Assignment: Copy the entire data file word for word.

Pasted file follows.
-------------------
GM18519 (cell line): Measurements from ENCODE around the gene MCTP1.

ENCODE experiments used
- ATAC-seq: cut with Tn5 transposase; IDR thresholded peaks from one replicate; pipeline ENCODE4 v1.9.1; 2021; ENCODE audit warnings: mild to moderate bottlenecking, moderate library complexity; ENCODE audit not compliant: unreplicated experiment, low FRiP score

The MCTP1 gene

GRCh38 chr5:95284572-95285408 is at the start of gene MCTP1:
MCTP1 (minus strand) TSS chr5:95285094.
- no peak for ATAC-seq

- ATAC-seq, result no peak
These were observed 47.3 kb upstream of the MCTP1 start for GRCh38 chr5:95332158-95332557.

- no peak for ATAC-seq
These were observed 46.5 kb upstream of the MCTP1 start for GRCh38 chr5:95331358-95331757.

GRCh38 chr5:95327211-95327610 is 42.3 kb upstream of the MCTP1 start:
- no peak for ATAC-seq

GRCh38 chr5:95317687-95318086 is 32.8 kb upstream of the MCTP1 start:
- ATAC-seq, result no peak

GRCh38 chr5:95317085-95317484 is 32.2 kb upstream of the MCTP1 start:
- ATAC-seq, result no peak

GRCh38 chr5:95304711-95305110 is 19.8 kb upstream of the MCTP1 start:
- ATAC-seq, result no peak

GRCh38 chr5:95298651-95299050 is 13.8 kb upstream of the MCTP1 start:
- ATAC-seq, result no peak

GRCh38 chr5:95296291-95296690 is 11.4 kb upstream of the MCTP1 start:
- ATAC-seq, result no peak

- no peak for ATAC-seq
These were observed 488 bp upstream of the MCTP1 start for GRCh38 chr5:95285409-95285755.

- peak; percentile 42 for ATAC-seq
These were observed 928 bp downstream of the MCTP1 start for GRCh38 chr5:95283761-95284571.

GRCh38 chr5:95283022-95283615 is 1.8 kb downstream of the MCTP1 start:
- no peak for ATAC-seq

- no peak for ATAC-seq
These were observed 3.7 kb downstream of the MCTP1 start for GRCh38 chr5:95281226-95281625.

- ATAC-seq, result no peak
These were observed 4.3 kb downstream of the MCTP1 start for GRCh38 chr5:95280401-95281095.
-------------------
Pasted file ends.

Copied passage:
GM18519 (cell line): Measurements from ENCODE around the gene MCTP1.

ENCODE experiments used
- ATAC-seq: cut with Tn5 transposase; IDR thresholded peaks from one replicate; pipeline ENCODE4 v1.9.1; 2021; ENCODE audit warnings: mild to moderate bottlenecking, moderate library complexity; ENCODE audit not compliant: unreplicated experiment, low FRiP score

The MCTP1 gene

GRCh38 chr5:95284572-95285408 is at the start of gene MCTP1:
MCTP1 (minus strand) TSS chr5:95285094.
- no peak for ATAC-seq

- ATAC-seq, result no peak
These were observed 47.3 kb upstream of the MCTP1 start for GRCh38 chr5:95332158-95332557.

- no peak for ATAC-seq
These were observed 46.5 kb upstream of the MCTP1 start for GRCh38 chr5:95331358-95331757.

GRCh38 chr5:95327211-95327610 is 42.3 kb upstream of the MCTP1 start:
- no peak for ATAC-seq

GRCh38 chr5:95317687-95318086 is 32.8 kb upstream of the MCTP1 start:
- ATAC-seq, result no peak

GRCh38 chr5:95317085-95317484 is 32.2 kb upstream of the MCTP1 start:
- ATAC-seq, result no peak

GRCh38 chr5:95304711-95305110 is 19.8 kb upstream of the MCTP1 start:
- ATAC-seq, result no peak

GRCh38 chr5:95298651-95299050 is 13.8 kb upstream of the MCTP1 start:
- ATAC-seq, result no peak

GRCh38 chr5:95296291-95296690 is 11.4 kb upstream of the MCTP1 start:
- ATAC-seq, result no peak

- no peak for ATAC-seq
These were observed 488 bp upstream of the MCTP1 start for GRCh38 chr5:95285409-95285755.

- peak; percentile 42 for ATAC-seq
These were observed 928 bp downstream of the MCTP1 start for GRCh38 chr5:95283761-95284571.

GRCh38 chr5:95283022-95283615 is 1.8 kb downstream of the MCTP1 start:
- no peak for ATAC-seq

- no peak for ATAC-seq
These were observed 3.7 kb downstream of the MCTP1 start for GRCh38 chr5:95281226-95281625.

- ATAC-seq, result no peak
These were observed 4.3 kb downstream of the MCTP1 start for GRCh38 chr5:95280401-95281095.